This study has presented me with a number of issues. First and foremost, though, one question remains to be asked: what exactly is the thread connecting these three authors? To this I would have to reply that the answer is deceptively simple: they are connected by the straightforward notion that all works of history have their roots in the present. This, I feel, has been made quite explicit. But in the process of pursuing this over-arching objective, my analysis has inevitably encountered many of its minor facets.
Using the past to rationalise the present, as we have seen in Chapter Two in the form of pan-Germanic nationalism and its affiliation with medieval Germany (cf pp 16), is something that frequently exists outside of Ancient Rome. One need only glimpse at the great multitudinous range of nineteenth-century historical writing surround the concept of revolution (cf pp. 17) to see that, providing at least a tenuous link is forged, all areas of history can used as a rostrum for the ‘here and now’. In this capacity, Rome falls into the rank and file of historiography. Ancient Rome is, however, something I feel to be far more ubiquitous a concept. As explored in the chapters on Gibbon and Haverfield, Rome was used a cultural compass for the educated. Through the classical education, law, politics and, to a lesser extent, religion, Rome was not just a reflexive medium for the now – it was the now.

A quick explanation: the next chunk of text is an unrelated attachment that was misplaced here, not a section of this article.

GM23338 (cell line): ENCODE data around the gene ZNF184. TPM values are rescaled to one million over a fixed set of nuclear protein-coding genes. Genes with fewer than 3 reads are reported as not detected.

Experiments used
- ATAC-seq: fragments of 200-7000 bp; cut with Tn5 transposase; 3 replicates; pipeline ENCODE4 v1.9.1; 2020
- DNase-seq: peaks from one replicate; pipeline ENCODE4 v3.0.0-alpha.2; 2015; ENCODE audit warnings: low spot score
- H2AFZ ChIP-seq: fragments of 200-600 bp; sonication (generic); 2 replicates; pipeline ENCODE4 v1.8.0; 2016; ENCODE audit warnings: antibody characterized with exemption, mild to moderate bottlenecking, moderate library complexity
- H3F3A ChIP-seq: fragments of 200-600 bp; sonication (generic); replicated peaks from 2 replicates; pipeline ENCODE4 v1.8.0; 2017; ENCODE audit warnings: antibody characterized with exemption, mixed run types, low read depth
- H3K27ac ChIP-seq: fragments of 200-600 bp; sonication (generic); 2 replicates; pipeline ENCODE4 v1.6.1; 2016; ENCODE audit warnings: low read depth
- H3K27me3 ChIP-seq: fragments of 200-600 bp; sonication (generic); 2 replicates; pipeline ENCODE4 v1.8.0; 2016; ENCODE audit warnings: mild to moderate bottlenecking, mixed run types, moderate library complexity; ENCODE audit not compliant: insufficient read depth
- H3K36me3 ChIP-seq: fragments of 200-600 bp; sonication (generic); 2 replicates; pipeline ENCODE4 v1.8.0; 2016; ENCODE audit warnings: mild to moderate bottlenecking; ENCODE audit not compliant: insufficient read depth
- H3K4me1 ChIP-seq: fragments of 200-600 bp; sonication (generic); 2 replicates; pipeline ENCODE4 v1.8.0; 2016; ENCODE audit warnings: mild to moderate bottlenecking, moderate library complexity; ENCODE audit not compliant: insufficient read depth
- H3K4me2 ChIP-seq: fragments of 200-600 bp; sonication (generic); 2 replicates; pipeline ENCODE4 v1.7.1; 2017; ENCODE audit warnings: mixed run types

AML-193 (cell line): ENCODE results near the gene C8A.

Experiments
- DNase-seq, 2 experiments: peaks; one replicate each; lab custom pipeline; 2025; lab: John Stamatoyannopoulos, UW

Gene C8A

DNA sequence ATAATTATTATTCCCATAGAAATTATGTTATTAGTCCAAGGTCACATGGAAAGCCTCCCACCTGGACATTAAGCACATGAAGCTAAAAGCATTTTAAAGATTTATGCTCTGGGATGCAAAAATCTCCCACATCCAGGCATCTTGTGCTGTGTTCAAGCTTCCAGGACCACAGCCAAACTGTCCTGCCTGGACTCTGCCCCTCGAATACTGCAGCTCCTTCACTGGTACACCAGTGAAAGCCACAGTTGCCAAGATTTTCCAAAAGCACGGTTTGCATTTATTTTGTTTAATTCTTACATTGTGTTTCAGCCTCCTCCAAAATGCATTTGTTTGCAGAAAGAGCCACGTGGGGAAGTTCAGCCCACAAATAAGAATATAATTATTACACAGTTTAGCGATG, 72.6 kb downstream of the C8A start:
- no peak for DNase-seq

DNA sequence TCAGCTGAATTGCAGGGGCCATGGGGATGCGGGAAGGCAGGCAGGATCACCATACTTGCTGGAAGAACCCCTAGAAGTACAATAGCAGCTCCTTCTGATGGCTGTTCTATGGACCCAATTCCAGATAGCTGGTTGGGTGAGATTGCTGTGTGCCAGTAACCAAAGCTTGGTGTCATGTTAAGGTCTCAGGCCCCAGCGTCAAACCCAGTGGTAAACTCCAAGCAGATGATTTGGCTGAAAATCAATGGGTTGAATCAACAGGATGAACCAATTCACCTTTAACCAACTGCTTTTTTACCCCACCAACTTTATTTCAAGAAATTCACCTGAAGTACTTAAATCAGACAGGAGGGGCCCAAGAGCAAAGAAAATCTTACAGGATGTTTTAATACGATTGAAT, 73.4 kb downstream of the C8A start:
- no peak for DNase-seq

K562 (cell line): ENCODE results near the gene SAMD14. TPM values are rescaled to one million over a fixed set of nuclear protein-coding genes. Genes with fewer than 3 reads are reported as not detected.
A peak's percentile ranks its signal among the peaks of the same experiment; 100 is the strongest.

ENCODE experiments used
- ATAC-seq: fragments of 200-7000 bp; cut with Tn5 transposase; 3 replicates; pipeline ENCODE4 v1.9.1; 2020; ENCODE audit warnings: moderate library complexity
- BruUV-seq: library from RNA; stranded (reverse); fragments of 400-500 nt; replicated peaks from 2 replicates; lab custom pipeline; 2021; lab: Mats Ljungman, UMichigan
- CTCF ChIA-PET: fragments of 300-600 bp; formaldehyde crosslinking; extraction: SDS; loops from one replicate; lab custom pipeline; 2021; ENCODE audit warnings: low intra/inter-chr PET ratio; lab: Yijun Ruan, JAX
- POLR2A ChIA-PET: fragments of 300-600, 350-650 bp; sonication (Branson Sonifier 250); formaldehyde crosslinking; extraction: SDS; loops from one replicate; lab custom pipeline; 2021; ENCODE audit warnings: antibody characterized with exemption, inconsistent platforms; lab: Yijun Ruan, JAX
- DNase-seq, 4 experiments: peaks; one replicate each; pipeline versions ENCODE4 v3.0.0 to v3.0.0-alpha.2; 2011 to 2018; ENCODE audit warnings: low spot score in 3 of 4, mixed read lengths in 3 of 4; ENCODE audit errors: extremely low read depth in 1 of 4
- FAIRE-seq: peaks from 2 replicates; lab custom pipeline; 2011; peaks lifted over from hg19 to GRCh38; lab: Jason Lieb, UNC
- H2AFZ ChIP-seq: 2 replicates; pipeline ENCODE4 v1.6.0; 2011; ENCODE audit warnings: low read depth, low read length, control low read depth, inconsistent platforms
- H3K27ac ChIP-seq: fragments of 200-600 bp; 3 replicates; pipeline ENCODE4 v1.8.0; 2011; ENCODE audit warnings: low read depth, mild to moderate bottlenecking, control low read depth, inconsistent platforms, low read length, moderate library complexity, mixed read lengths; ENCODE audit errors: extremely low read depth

In my scrutiny of the Decline and Fall and the Römische Geschichte, I have encountered many stylistic methods in which contemporary concerns have infiltrated them. With Gibbon, the significance of the American Revolution was stressed by means of emphasis: as we have seen, when Gibbon makes his transition from volume I to volumes II and III, his presence on the political scene led to him laying greater stress on the significance of civil turmoil. Mommsen, however, achieves this in his omission; in not having published his fourth volume of Roman history, Mommsen does not provide us with a history of Imperial Rome, and thus, the consequences of the principate’s despotism were not stressed. In doing this, Mommsen severs the link between his endorsement of Caesar – effected solely to highlight and applaud his destruction of, what Mommsen deemed, a defunct government – and the eventual repercussions of Caesarism.
To some extent, Rome‘s special status’ has waned. As Catherine Edwards (1999, 18) has quite astutely observed, Auschwitz and Hiroshima, for which Rome cannot provide an analogy, has marred Rome’s modern significance. However, as I have outlined in Chapter Three, Rome exists as a paradigm for modern theorising. In doing this, I have highlighted that this study is by no means exempt from this. Depending on one’s viewpoint, one may interpret this as an ‘insurance policy’, by which I have been enabled to scrutinise the works of Gibbon, Mommsen and Haverfield, secure in my position of self-awareness; or as a means through which I can stress that Rome is, and always will be, a storehouse of the here and now. I would like to think that I have achieved the latter.